This being a family law blog, we talk about alimony a lot. One reason is that, because there are no guidelines, only factors to consider, alimony is one of the more difficult issues to resolve. How many years should it be for? When is it permanent? What does permanent really mean? Is there a rule that you get one year of alimony for each year of the marriage or you get alimony for half of the length of the marriage? Is there a rule of thumb (formula)? In fact, we have recently blogged twice on that issue alone. In one post, wenoted that the Appellate Division noted unequivocally that a court could not use a formula. In another, we noted that the "rule of thumb" can be used by an expert in a legal malpractice case regarding a divorce to determine if the attorney may have committed malpractice.
An unreported (non-precedential) Appellate Division decision released on January 12, 2012 in the case of Newman v. Newman touched on a few of the above issues. While not boring you with all of the details, the following are the relevant facts. The marriage was just under 13 years in length and the husband was 51 and the wife 40 at the time of the divorce. There were two children of the marriage. The Court imputed $122,300 to the husband and $45,000 to the wife for support purposes. The husband’s actual income was approximately $88,000 but he was provided free housing as an in-kind benefit which accounted for the difference between his cash income and the amount used for support. The court awarded $27,000 per year in alimony.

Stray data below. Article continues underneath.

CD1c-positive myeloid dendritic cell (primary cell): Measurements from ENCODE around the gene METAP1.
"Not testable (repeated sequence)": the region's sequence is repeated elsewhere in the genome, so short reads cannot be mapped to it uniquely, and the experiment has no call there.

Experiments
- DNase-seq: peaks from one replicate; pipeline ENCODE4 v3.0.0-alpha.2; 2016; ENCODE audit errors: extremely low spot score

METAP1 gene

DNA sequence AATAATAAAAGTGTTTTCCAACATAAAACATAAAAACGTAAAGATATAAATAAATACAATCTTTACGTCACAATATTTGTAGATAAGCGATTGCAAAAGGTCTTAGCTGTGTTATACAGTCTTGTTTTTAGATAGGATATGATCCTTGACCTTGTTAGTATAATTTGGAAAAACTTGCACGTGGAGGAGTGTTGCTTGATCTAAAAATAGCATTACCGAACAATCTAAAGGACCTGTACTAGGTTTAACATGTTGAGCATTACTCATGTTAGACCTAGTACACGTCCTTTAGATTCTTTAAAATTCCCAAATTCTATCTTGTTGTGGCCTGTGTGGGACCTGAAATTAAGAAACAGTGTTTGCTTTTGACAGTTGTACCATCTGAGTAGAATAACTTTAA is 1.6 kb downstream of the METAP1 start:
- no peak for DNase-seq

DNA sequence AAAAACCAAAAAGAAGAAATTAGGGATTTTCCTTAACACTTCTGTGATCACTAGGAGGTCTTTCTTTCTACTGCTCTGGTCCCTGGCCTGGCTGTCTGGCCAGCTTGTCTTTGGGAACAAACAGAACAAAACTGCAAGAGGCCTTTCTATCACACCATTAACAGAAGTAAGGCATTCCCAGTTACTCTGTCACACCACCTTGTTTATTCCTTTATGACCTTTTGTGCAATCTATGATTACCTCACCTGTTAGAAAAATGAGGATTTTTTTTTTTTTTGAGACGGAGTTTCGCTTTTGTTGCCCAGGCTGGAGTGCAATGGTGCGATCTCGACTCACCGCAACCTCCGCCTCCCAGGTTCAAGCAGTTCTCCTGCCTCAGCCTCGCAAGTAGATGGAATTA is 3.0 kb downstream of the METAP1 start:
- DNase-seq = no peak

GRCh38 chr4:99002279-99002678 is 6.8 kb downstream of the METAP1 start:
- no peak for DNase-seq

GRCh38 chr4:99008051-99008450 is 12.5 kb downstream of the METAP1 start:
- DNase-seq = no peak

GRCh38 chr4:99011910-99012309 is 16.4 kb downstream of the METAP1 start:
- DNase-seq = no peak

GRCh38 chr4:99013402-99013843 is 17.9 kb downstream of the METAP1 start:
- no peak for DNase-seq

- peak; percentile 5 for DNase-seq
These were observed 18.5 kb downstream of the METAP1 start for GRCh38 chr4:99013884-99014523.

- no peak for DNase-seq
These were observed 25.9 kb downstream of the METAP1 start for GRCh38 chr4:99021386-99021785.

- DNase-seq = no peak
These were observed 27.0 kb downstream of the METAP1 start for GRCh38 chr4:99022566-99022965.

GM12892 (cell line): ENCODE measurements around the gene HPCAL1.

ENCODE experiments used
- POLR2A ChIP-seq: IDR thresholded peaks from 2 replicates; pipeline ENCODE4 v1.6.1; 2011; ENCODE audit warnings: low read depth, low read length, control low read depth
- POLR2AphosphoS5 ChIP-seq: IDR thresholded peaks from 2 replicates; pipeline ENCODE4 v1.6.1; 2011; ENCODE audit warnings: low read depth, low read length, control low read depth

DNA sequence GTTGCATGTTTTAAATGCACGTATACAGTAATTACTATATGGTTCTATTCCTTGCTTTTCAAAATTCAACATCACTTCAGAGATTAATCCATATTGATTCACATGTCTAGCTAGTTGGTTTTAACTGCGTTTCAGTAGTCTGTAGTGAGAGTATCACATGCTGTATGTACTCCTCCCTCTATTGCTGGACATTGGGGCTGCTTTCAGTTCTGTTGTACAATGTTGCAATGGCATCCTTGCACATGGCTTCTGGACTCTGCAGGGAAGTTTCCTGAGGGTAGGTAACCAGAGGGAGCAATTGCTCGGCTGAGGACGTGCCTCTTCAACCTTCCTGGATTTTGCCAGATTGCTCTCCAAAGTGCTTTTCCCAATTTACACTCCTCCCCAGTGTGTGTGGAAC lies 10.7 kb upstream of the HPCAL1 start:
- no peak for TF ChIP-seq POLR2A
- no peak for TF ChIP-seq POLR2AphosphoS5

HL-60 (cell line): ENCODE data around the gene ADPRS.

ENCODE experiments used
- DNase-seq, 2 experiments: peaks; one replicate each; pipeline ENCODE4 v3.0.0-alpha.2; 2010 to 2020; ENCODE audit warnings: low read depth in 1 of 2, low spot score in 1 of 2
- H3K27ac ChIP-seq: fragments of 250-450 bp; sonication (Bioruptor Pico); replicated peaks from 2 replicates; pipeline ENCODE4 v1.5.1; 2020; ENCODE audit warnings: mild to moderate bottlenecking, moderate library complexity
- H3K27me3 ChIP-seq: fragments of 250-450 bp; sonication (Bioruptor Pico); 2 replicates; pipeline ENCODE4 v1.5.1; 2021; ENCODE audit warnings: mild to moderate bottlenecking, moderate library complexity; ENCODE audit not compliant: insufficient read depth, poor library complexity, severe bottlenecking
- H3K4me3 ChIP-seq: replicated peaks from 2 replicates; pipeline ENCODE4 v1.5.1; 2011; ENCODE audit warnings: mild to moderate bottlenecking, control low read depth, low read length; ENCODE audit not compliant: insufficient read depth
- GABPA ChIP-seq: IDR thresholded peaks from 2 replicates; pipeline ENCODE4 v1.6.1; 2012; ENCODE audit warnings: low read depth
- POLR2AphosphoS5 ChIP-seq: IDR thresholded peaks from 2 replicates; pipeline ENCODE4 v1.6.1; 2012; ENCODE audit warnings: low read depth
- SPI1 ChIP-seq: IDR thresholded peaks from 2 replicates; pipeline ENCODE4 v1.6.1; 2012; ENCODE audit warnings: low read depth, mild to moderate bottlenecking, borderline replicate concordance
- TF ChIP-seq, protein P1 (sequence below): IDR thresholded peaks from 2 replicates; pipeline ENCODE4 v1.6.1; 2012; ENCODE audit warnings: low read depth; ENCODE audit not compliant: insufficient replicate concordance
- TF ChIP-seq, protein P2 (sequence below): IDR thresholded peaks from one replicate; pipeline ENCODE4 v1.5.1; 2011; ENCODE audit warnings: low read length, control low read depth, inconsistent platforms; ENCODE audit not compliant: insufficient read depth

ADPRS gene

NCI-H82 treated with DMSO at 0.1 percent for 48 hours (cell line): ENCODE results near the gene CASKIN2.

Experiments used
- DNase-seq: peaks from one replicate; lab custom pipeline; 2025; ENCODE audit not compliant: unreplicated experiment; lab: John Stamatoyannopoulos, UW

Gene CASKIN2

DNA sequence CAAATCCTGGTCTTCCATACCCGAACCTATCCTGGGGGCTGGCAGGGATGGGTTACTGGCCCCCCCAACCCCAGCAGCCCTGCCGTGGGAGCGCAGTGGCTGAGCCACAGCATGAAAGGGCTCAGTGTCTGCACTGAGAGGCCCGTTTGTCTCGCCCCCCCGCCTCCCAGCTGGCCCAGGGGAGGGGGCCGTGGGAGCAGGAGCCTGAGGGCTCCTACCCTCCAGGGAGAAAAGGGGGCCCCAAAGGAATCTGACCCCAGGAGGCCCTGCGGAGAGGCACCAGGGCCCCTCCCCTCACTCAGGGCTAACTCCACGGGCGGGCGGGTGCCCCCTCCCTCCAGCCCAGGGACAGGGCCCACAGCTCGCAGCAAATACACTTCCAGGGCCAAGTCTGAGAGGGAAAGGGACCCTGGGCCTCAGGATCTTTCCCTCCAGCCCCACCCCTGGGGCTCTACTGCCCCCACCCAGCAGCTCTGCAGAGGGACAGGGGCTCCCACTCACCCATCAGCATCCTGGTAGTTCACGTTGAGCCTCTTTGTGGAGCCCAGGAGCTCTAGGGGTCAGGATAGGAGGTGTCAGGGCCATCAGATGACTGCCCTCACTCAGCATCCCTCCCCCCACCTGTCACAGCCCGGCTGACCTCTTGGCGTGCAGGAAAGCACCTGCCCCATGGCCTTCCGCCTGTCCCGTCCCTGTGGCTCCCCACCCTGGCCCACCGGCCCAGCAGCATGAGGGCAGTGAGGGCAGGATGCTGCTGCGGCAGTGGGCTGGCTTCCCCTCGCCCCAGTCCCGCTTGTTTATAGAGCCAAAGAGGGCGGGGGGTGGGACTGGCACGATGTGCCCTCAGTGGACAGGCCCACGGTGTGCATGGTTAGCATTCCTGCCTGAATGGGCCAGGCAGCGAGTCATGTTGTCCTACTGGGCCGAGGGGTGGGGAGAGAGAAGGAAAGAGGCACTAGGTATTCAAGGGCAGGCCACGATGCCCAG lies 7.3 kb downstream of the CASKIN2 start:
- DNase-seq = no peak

Fun facts of this case: (1) the court awarded 10 years of alimony in a marriage of just under 13 years – a result that the Appellate Division deemed "reasonable"; (2) though budgets and factors were analyzed, when you do the math, the alimony was just under 35% of the difference – curiously close to what the so called "rule of thumb" would result in; (3) the court actually quantified an in-kind benefit – this is hardly done often enough though the Child Support Guidelines would seem to require it; (4) the trial judge deemed this 12 1/2 marriage to be "fairly long term"; (5) the husband’s counsel fees alone were more than $100,000 yet he appealed a $5,000 award to the wife’s attorneys.
Clearly, alimony cases are fact sensitive and, if tried, the result could vary from judge to judge.
Eric Solotoff is the editor of the New Jersey Family Legal Blog and the Co-Chair of the Family Law Practice Group of Fox Rothschild LLP. Certified by the Supreme Court of New Jersey as a Matrimonial Lawyer and a Fellow of the American Academy of Matrimonial Attorneys, Eric practices in Fox Rothschild’s Roseland, New Jersey office though he practices throughout New Jersey. You can reach Eric at (973)994-7501, or firstname.lastname@example.org.